I spent last summer in America and one of my favorite things to do whenever I’m there is listen to audio books – there’s such an amazing selection of audio books in English. During that period, I was deeply involved in my studies of neuroscience, brain plasticity, and the power of the mind in trauma and addictions recovery. Some of my favorite audio finds of the summer included Norman Doidge’s The Brain that Changes Itself, The Body has a Mind of its Own by Sandra Blakeslee and Matthew Blakeslee, and V.S. Ramachandran’s The Tell-tale Brain: A Neuroscientist’s Quest for What Makes Us Human.
But by far the most shocking and life-changing read of the summer was the true story of a severely disturbed psychiatric patient named “Karen,” written by her psychiatrist of eighteen years, Dr. Richard Baer. Following the termination of Karen’s treatment, Dr. Baer in fact returned to graduate school to earn his master’s degree in creative writing, which allowed him to write a truly captivating, compelling account of Karen’s exceptional story – an unimaginably painful life and an equally unimaginable recovery.
In Switching Time: A Doctor’s Harrowing Story of Treating a Woman with 17 Personalities, “Karen” initially presents herself to Dr. Baer as an average wife and mother who is depressed and suicidal. But two years into treatment, Dr. Baer comes to learn that in fact, Karen isn’t just “Karen” – rather, sometimes she is Karen, but sometimes she is also a little girl named Claire, sometimes a Hungarian infant named Karen Boo who speaks no English, sometimes a mean little boy named Miles, sometimes a responsible and caring man in his 30’s named Holden, and at other times one of more than ten other “alter” personalities: Karen has a full-blown case of multiple personality disorder.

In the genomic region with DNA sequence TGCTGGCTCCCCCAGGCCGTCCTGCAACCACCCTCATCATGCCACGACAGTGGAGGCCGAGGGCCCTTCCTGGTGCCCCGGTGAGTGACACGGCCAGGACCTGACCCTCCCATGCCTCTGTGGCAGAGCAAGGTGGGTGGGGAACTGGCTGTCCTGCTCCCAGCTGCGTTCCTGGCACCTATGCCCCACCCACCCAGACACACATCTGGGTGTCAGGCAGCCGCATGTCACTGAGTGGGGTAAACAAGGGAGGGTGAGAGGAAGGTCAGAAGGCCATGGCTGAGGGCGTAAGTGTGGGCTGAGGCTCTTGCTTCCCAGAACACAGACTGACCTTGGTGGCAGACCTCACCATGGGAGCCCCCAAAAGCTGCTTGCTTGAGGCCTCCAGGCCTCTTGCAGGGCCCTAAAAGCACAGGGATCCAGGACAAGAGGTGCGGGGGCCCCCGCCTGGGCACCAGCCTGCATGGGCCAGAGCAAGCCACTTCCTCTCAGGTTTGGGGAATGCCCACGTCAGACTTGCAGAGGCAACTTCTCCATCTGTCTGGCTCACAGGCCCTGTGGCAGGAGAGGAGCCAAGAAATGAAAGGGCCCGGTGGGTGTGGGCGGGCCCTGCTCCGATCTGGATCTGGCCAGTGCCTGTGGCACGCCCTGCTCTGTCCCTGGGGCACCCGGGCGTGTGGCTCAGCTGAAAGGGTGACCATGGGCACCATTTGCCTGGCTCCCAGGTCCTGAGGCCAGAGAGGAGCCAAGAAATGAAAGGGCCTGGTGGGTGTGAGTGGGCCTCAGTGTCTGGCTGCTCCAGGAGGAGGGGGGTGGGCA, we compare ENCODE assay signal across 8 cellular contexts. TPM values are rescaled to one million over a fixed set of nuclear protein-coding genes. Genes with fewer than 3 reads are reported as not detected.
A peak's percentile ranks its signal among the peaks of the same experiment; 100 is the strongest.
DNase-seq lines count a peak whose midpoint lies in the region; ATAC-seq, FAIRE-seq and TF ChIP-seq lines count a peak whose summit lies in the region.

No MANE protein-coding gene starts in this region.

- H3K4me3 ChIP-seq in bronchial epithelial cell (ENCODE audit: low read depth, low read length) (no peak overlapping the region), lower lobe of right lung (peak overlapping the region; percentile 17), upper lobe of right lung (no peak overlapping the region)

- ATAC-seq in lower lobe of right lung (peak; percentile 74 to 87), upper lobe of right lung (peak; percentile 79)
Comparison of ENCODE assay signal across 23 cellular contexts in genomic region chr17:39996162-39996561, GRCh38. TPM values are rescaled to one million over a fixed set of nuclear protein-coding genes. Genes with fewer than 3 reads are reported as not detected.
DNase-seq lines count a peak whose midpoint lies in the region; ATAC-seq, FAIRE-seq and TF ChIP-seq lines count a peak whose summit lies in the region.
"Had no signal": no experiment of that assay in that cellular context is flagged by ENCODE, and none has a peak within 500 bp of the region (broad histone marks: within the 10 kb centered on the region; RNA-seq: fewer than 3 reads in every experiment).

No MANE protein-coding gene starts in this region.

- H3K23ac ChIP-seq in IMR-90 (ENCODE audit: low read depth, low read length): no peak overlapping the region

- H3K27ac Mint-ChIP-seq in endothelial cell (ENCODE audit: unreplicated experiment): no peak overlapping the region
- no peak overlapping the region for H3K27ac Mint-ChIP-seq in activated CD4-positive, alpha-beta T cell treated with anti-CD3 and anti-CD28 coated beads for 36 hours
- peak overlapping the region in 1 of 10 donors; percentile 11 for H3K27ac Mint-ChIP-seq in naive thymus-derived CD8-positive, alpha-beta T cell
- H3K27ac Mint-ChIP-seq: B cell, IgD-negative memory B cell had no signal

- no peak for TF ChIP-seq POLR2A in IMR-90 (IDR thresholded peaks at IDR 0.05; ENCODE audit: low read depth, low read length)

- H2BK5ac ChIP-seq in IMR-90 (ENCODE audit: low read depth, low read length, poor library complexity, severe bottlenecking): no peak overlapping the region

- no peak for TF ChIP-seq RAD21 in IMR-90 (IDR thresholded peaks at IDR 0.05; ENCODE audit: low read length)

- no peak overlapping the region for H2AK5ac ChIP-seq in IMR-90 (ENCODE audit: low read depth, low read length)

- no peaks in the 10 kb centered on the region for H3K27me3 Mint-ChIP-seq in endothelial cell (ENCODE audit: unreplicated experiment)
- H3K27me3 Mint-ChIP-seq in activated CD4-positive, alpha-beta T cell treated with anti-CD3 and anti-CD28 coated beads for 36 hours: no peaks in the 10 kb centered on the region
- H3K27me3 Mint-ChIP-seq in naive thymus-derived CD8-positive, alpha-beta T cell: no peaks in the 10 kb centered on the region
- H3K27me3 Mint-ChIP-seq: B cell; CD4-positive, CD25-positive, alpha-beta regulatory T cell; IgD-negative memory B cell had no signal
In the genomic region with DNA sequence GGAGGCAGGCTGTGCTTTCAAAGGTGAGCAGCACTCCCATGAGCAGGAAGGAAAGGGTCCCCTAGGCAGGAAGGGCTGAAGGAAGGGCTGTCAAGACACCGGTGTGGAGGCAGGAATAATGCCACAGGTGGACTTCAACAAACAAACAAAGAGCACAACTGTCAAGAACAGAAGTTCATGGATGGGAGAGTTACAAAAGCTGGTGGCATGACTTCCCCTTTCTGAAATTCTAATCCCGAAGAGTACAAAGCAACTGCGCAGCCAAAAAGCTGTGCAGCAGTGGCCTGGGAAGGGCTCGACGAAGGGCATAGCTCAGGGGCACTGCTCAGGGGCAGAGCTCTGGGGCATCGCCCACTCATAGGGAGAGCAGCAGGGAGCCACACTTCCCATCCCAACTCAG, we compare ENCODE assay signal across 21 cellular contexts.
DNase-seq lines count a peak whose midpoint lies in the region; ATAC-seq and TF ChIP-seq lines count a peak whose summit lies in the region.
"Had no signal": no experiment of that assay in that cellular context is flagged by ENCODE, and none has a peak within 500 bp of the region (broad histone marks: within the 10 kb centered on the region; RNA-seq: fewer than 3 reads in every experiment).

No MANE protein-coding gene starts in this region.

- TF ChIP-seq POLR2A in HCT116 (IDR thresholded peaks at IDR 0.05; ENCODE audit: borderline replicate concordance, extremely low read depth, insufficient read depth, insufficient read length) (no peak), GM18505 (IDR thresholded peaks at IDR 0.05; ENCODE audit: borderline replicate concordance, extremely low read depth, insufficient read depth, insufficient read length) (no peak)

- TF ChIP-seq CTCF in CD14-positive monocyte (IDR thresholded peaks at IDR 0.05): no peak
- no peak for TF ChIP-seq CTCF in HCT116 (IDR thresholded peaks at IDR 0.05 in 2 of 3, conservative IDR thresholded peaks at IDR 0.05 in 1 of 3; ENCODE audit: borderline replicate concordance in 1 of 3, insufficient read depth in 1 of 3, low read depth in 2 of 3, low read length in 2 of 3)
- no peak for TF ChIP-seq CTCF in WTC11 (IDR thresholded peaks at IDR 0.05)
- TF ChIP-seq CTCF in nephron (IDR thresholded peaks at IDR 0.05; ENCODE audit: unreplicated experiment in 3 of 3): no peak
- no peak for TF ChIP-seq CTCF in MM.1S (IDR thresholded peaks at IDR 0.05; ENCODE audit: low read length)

Her treatment with Dr. Baer slowly reveals the contributing factors of her condition: a childhood dominated by long-term severe cult-related sexual and physical abuse and the necessary “splitting” of her personalities that occurred for the protection of her psyche. Her story is, as described, harrowing, and I found it incredibly painful listening to her accounts of abuse. I kept asking myself, how is it possible for a person to suffer so greatly?
But then, on the other hand, her recovery is astounding. Through hypnosis and an extensive process of exploration, carefully and delicately facilitated by Dr. Baer, Karen is eventually able to integrate her various selves into one whole self. Their work is so detailed and experimental that I constantly wondered, how could one woman be so strong and so courageous? How could one man, Dr. Baer, be so patient and insightful? And how could Karen’s mind be so spontaneously creative and malleable to not only create this incredible condition, but to orchestrate her healing from it?
This book testifies to the power of the mind, and to the power of love and safety in the recovery process. So many of the pieces of the puzzle of my studies, my work with clients, and my own personal evolution were brought together through the reading of this book. Here I saw a truth emerge clearly:
If a mind can create a fragmented “reality” in the presence of unconscious hatred and abuse, then we have to consider that the same mind, in the presence of conscious, sustained love and concern from someone we trust, can also create a new, integrated reality.
In some way, it seems like we are all on this journey – fragmented by conscious and unconscious parts of ourselves, the conscious working to bring the unconscious to light, with ulitmate integration and illumination as the final goal. And I see this as the key: the presence of conscious, sustained love and concern from someone we trust.
The moment I finished the last track of Switching Time, I immediately returned to the beginning, pressed “play,” and listened once more. Bravo!